10 Back to School Activity Boxes for Preschoolers

School is starting, and it’s time to get back into a routine. While Genny is only turning 3 this Fall, many of her little friends are going back to school, and she’s been talking about it, too. We’ve had a very laid back summer without much of a schedule, and I think all of us are looking forward to the consistency that the school year brings, even if she isn’t going to school. I also want Genny to get used to the responsibility of “school”. I’m working on a preschool schedule for her that will include calendar, daily chores, activity boxes, and other educational games and toys. For now, here are 10 back to school activity boxes for preschoolers that cost hardly anything and that you can add to your arsenal of toddler/preschool activities!

It's time to go back to school, and your toddler/preschool doesn't need to feel left out! Here are 10 back to school activity boxes for preschoolers.

Two reasons you need to use activity boxes

#1. Mommyhood is hectic, no matter what. Whether your preschooler is staying home with you every day, goes to mother’s day out a couple days a week, or spends time between daycare and Grandma’s house, there are moments when mom just needs a break. These boxes are structured, educational, and easy to grab and start using.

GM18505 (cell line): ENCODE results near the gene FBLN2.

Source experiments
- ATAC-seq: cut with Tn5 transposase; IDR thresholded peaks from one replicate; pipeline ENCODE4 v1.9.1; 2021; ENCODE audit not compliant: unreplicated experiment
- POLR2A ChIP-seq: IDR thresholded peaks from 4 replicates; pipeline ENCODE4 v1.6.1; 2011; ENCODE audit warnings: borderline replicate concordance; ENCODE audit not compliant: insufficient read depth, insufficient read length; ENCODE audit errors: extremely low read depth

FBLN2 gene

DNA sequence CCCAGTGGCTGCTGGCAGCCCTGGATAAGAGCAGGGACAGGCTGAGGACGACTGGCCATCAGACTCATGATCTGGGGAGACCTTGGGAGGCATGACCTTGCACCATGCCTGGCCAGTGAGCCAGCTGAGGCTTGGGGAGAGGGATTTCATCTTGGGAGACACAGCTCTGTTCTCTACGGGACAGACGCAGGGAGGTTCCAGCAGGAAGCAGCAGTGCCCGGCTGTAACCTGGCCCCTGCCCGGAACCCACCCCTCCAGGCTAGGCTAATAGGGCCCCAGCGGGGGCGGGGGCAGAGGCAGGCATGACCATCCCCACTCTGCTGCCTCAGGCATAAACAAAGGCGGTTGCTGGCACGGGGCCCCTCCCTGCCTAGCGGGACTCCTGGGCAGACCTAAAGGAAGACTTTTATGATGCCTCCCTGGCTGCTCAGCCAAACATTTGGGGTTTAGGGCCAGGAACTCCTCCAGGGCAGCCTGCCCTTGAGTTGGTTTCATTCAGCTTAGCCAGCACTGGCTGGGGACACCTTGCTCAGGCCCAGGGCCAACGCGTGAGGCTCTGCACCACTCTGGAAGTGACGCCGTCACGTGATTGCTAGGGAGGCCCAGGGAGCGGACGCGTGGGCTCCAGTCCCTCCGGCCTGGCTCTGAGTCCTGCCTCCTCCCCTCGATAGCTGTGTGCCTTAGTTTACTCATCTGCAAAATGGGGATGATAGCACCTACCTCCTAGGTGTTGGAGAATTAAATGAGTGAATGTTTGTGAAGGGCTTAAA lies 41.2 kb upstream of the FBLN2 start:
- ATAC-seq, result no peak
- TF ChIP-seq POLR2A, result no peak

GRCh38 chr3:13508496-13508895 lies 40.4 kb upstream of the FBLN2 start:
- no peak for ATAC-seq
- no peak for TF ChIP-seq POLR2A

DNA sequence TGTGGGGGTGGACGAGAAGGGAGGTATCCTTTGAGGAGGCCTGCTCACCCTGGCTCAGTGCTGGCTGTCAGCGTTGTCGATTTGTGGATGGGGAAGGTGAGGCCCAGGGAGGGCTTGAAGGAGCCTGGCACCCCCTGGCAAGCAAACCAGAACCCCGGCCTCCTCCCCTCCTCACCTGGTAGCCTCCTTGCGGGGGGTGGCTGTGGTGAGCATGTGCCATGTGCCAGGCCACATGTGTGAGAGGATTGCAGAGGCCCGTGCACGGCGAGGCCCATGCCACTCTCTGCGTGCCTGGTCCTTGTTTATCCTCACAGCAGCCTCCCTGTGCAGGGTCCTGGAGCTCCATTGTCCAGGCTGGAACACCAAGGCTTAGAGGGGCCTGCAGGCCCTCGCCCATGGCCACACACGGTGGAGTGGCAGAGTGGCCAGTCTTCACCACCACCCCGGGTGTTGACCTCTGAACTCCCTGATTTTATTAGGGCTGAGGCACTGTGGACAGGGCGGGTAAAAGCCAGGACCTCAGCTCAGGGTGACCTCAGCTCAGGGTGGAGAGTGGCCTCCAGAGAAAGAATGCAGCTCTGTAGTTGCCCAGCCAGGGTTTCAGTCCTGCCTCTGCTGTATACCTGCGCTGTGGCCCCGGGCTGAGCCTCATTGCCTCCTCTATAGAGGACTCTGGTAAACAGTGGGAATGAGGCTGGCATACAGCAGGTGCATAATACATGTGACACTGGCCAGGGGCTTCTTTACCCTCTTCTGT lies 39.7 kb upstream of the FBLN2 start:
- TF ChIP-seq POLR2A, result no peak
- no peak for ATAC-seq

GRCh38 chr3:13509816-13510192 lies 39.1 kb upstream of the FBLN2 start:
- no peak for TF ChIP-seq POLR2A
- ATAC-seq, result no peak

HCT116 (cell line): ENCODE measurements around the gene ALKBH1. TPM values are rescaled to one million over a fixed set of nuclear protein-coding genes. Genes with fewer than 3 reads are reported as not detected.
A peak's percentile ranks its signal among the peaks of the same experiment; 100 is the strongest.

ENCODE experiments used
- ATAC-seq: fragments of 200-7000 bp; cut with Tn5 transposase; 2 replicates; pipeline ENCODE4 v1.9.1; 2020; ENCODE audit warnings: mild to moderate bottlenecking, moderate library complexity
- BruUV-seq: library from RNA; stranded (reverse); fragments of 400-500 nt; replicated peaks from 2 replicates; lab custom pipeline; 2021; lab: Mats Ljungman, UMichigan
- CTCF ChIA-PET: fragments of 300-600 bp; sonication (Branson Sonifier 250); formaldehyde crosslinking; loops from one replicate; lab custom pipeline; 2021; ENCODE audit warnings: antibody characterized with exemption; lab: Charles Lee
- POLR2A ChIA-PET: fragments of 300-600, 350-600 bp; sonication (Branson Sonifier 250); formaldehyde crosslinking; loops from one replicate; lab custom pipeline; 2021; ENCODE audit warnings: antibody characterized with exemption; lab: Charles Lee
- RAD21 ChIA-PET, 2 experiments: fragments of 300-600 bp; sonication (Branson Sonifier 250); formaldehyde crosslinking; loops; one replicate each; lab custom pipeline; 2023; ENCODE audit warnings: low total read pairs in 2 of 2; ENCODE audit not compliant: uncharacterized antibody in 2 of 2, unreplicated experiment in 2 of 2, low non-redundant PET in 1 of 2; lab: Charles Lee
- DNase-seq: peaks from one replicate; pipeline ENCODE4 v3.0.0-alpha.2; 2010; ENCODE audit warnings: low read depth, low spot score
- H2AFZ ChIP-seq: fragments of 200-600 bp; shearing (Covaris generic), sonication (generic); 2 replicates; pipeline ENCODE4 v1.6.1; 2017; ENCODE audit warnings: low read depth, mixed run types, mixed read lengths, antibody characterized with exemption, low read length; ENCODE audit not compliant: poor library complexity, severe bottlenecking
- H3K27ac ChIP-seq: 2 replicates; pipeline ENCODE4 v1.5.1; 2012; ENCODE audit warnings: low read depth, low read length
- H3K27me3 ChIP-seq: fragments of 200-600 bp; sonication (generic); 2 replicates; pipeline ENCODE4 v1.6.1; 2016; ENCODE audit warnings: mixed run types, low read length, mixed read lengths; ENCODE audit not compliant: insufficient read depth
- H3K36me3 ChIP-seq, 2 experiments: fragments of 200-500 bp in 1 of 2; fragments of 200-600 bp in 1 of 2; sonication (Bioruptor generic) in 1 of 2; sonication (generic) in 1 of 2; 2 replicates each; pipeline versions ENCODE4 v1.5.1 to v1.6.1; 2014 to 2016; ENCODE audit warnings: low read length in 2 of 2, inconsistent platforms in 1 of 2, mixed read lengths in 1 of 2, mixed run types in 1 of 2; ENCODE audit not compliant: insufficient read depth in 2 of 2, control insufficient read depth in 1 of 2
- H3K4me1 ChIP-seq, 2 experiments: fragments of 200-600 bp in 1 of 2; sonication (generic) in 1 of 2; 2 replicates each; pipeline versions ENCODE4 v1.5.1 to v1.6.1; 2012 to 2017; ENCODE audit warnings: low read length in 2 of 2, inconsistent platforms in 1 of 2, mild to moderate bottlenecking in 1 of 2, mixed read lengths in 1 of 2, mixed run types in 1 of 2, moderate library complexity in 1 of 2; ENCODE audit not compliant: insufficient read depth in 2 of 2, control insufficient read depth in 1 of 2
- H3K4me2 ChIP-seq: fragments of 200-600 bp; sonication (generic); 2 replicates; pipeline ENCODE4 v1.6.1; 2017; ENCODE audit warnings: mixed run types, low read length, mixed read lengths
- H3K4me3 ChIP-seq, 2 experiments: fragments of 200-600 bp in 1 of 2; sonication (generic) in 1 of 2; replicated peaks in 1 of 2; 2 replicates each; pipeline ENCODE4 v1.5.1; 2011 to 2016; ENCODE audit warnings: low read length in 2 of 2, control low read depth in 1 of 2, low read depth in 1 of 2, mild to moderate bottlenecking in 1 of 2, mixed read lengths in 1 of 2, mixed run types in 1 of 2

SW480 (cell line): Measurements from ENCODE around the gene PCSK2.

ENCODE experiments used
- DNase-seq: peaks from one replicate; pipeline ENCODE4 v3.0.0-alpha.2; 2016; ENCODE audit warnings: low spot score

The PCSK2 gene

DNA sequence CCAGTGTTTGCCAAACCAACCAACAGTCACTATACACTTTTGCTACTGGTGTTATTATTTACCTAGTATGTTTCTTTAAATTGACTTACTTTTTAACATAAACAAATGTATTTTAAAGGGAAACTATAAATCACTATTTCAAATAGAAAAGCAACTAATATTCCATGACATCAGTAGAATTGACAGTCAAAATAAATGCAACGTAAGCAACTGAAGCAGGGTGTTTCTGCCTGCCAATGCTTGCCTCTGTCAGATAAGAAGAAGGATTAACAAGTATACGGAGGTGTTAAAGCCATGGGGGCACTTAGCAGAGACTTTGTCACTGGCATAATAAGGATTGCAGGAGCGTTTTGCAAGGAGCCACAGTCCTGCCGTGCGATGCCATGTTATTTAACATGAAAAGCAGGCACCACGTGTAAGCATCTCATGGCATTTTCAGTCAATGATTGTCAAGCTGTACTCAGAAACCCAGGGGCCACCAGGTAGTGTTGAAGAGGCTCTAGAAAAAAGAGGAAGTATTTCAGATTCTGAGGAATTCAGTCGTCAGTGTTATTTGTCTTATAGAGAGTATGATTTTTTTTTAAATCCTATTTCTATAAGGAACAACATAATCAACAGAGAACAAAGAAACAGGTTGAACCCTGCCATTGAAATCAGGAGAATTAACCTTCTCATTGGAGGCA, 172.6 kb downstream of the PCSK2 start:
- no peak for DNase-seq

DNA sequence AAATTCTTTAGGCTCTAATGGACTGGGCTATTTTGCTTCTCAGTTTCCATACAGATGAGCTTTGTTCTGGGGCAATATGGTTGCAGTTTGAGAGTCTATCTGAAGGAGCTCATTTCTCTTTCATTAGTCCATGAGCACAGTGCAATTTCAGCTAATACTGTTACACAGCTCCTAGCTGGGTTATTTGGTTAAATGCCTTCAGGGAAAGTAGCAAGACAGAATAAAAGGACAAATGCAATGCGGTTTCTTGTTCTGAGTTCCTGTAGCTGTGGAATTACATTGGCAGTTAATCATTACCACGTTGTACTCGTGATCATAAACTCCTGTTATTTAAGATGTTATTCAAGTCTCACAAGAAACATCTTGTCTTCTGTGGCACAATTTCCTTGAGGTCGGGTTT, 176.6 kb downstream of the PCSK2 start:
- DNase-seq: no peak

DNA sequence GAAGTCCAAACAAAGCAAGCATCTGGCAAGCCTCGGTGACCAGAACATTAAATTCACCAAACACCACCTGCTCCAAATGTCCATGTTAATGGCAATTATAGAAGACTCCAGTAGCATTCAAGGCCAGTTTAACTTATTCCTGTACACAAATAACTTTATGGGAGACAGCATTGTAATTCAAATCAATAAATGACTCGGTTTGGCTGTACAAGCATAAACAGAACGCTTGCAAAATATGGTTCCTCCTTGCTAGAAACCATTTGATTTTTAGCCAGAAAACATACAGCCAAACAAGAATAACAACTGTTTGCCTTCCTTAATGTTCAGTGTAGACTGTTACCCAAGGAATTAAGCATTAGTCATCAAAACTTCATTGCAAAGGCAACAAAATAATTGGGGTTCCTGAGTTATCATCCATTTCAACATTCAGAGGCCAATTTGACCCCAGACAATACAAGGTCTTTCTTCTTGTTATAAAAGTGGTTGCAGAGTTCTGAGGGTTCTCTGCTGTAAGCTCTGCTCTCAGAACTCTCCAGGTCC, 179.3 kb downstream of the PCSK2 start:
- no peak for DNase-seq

#2. These ready-to-go boxes of activities provide consistency, order, and teach responsibility to your little one. Public school classrooms use the same concept when doing “stations”. Also, bonus 3rd reason, they are super cheap to make, and if you stock up about 20 of them (I store mine in large plastic bags in the closet), then you can switch them out every couple of weeks to provide some variety.

Activity boxes for each day